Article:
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Things to consider when beginning a business
Many entrepreneurs are unsure about the steps to take to get started with their new business. Robert Sanders, a business attorney in California, shared his perspective on some of the most important considerations when starting or growing a small business:
1. Company Structure – Selecting the right business structure is vital to a new business’ taxes and liability protection. Here is a list of the four most common business structures used in California:
a. Sole Proprietorship – By default, when an individual goes into business in California without a formal entity, the law deems them to be a sole proprietor. These individuals often provide services or sell goods on a small scale and report their earnings on their IRS form 1040. There is no liability protection from third parties afforded to sole proprietors. The major advantage to using a sole proprietorship is that it is extremely simple; beyond a business license, there is not much else required of a business owner to run the company.
b. Partnership – Akin to a sole proprietorship, a general partnership is the default business structure when two or more people start a business enterprise with the purpose of making a profit. There are some significant legal drawbacks to partnerships, among which is the fact that all partners are liable for all of the business dealings of any of their partners. A formal partnership agreement is recommended whenever a partnership is used.
c. Limited Liability Company – LLCs provide the most degree of flexibility in structuring a company. Members are the owners of the LLC. Managers are those individuals who carry out the day-to-day business of the LLC. Having a carefully-drafted Operating Agreement in compliance with California law is vital to the proper functioning of the LLC. A significant advantage of employing an LLC structure is that provided certain conditions are met, the company can serve as a legal protection for the members from third-party claims.
d. Corporation – The corporation (whether an “S-Corp” or a “C-Corp”) is a very commonly used business structure in California. Shareholders own the company. The shareholders appoint a board of directors to make high-level decisions for the business. The board of directors, in turn, hires officers, including a President, CFO, and a Secretary at a minimum. The corporation also provide legal separation from the shareholders and the corporation’s debts and liabilities. There may also be some significant tax savings by using a corporate form.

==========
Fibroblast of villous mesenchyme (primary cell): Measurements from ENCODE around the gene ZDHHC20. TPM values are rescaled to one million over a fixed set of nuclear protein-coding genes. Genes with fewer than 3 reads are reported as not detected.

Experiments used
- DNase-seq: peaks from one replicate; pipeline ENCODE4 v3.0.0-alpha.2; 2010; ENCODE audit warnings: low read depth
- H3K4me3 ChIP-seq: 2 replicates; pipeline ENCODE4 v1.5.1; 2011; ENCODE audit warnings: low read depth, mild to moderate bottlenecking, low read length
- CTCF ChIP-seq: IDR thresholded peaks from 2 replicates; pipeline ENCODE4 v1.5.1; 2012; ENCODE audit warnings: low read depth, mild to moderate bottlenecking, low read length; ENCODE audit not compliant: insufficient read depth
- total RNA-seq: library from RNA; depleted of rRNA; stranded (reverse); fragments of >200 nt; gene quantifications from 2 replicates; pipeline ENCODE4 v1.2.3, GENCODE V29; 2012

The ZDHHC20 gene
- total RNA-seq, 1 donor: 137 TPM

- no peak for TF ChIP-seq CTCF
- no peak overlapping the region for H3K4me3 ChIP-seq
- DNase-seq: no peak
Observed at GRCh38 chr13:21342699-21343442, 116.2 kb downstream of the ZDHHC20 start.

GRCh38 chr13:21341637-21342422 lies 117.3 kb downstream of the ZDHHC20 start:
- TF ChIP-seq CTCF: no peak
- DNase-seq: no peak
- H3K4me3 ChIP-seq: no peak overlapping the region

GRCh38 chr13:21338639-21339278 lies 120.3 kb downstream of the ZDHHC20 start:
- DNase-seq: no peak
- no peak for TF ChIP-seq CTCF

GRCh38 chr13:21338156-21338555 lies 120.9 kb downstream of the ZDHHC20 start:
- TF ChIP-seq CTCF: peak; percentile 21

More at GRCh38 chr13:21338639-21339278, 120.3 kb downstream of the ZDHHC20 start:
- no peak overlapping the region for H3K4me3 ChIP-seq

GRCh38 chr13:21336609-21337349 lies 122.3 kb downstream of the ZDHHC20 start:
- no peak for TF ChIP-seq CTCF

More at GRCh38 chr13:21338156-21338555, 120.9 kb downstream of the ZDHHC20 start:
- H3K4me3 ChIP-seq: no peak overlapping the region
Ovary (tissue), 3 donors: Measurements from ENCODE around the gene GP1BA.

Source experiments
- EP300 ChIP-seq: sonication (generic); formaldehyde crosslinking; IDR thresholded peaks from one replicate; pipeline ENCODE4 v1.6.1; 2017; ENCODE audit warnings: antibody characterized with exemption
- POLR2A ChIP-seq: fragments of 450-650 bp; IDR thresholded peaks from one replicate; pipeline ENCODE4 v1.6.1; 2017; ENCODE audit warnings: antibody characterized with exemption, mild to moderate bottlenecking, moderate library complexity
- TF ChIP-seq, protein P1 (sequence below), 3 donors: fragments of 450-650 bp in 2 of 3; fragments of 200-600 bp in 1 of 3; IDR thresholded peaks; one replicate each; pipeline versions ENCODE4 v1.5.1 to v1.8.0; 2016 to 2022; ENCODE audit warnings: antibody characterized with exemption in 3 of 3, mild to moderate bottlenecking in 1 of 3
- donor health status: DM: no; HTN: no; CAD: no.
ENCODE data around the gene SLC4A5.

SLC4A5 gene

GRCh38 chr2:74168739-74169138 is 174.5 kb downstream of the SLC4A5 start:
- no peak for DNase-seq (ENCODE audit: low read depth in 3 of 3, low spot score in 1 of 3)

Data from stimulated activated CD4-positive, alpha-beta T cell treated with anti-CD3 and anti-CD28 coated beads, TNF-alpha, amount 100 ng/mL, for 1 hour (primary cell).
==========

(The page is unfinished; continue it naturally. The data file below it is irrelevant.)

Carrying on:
2. Financial Plan/Capitalization – Although many businesses are based on good ideas, many of them fail because they are not adequately funded (or capitalized). Prudent entrepreneurs will ensure they review their projections with financial advisers, accountants, bankers and others who can lend valuable perspective to the process and will make sure they have enough funds to survive the start-up phase of operations.
3. Location – For many ventures, securing a good location for the business can be critical to the company’s success. Ensuring there is adequate space for operations and easy accessibility for clients/customers will help propel the company’s business forward. If space is to be leased, is advisable to have legal counsel review the terms of the lease to make sure the business’ interests are protected.
4. Insurance – Many business owners are underinsured for their core business. Depending on the details of the business, any or all of the following insurance products might be necessary: commercial general liability, products liability, disability, life, business interruption, and commercial automobile insurance. A review of the business’ prospects should be made with an insurance professional.
5. Banking – Most banks offer small businesses a wide range of tools to help them be successful. Each small business should have a separate bank account at a minimum. In addition, credit card processing, lines of credit, business credit cards, commercial savings accounts, and other products can be helpful to businesses in growing.
6. Seed Business – Having a core group of customers who can provide immediate income to a new business can be extremely helpful to a new enterprise. Many businesses begin their operations by acquiring an existing customer base from an existing market participant or a competitor. Legal counsel should be consulted before entering into a purchase agreement or a joint venture to ensure that the company’s interests are protected.